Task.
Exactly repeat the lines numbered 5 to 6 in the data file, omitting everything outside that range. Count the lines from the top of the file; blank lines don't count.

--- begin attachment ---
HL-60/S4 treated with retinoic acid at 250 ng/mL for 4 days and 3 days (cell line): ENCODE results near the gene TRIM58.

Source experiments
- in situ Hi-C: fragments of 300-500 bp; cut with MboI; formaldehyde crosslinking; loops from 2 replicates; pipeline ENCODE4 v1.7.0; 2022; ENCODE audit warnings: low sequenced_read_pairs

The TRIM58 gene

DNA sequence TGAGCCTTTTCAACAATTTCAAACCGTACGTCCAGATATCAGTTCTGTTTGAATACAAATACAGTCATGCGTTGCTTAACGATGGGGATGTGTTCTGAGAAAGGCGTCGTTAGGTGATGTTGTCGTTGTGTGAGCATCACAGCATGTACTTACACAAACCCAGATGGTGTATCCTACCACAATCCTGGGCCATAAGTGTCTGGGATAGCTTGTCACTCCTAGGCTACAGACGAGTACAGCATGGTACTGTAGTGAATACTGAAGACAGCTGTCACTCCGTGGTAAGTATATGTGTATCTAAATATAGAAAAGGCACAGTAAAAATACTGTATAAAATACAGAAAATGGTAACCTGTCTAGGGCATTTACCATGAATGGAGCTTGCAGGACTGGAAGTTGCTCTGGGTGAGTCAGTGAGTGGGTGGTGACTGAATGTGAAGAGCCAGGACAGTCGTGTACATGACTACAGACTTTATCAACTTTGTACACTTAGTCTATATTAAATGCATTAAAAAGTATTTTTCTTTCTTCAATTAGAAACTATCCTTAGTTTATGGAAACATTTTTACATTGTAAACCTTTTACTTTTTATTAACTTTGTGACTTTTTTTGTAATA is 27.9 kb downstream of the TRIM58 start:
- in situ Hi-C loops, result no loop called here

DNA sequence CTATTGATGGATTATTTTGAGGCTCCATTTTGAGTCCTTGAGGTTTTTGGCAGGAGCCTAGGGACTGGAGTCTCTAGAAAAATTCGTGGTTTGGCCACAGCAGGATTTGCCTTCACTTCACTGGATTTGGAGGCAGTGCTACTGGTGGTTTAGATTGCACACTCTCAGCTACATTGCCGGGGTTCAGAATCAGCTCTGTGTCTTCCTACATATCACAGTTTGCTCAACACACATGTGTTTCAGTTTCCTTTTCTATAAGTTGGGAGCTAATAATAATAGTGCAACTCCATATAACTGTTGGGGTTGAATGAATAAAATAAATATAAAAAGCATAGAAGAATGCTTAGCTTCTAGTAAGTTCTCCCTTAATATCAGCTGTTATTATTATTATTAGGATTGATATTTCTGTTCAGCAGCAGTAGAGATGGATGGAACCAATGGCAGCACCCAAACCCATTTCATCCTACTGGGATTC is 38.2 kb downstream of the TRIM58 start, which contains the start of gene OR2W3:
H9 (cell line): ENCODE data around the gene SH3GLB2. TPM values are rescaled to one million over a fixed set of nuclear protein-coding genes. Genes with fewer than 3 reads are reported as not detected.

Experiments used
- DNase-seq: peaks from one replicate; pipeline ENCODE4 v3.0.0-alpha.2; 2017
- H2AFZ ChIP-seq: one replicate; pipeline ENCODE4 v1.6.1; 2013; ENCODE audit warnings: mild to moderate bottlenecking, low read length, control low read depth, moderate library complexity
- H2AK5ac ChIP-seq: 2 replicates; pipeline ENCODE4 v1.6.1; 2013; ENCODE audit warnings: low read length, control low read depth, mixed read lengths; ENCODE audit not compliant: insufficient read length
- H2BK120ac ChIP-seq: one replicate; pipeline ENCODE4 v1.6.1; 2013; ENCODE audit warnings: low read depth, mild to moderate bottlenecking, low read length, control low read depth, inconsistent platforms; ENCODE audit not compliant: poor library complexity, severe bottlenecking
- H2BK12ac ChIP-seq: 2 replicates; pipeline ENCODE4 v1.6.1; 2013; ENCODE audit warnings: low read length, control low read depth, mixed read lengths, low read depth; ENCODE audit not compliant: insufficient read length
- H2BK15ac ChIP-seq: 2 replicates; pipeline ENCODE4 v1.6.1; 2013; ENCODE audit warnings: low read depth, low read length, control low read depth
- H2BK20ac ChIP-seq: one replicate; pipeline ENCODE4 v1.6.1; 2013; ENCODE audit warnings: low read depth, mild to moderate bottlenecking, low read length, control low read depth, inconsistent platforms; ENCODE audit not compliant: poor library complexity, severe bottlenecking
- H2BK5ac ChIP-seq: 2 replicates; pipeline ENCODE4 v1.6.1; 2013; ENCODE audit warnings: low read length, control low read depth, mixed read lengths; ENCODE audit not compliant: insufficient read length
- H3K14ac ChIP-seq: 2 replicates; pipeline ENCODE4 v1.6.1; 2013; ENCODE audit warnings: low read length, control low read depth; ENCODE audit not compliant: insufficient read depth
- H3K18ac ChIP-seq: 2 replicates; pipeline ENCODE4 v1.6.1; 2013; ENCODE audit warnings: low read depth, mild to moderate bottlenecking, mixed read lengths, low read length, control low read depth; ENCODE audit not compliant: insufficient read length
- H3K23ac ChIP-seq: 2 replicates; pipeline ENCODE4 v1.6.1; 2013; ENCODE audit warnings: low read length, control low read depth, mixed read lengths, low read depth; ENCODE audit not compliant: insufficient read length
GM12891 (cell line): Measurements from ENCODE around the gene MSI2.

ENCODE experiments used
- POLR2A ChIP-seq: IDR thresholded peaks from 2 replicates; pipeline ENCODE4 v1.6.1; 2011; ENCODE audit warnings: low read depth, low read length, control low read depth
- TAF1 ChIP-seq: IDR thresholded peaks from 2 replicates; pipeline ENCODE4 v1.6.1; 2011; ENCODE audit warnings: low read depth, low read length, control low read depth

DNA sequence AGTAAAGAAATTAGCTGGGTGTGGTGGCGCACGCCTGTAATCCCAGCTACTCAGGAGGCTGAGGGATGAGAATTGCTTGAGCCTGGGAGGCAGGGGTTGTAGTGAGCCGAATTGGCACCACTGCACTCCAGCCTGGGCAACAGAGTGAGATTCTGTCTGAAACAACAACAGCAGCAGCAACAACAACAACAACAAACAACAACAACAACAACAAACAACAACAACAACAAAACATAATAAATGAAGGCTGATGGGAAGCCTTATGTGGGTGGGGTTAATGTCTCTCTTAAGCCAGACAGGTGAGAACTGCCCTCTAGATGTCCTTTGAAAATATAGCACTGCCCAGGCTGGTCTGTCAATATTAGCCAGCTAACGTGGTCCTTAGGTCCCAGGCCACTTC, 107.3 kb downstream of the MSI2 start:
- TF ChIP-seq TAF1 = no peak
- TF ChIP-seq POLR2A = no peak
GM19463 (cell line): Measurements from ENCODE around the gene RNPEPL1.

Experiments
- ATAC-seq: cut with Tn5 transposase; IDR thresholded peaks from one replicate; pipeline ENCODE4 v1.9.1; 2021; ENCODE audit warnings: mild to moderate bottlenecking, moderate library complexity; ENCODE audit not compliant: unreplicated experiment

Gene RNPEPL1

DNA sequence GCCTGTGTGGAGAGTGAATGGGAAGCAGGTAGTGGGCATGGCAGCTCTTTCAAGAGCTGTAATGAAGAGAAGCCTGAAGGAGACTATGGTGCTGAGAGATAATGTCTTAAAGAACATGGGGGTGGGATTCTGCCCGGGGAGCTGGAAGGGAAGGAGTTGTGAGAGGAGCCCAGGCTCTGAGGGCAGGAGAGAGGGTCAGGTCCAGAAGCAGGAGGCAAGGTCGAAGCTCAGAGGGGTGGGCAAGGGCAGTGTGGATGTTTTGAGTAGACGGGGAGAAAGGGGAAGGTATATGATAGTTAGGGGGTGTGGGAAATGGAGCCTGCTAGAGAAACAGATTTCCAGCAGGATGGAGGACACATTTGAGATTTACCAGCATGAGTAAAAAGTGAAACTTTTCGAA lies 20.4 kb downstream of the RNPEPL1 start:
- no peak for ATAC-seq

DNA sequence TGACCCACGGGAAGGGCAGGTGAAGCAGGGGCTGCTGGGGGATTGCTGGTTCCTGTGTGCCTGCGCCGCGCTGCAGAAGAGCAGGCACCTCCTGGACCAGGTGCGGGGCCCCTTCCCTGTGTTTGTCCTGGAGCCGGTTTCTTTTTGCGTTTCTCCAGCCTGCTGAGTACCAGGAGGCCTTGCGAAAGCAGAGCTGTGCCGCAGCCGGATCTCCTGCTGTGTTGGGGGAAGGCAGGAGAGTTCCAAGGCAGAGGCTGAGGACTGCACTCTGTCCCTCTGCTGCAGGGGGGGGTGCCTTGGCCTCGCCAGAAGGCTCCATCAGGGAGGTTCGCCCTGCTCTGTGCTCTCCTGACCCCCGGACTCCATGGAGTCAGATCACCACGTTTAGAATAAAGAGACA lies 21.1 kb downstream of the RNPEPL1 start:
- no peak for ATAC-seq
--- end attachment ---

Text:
DNA sequence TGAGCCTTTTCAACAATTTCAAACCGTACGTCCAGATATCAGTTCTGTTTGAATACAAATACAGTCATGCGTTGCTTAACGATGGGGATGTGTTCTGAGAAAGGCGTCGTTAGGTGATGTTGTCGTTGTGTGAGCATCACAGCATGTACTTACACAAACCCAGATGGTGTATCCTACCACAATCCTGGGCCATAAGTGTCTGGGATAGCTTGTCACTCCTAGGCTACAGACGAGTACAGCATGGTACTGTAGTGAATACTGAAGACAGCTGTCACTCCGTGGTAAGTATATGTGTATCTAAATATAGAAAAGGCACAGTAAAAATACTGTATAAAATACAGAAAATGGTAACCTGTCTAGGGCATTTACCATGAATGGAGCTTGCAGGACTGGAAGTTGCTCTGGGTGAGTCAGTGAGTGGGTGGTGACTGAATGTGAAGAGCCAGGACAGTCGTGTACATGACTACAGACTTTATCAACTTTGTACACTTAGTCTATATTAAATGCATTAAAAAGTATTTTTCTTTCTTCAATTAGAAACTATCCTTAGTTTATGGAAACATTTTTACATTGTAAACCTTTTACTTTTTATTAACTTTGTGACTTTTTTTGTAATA is 27.9 kb downstream of the TRIM58 start:
- in situ Hi-C loops, result no loop called here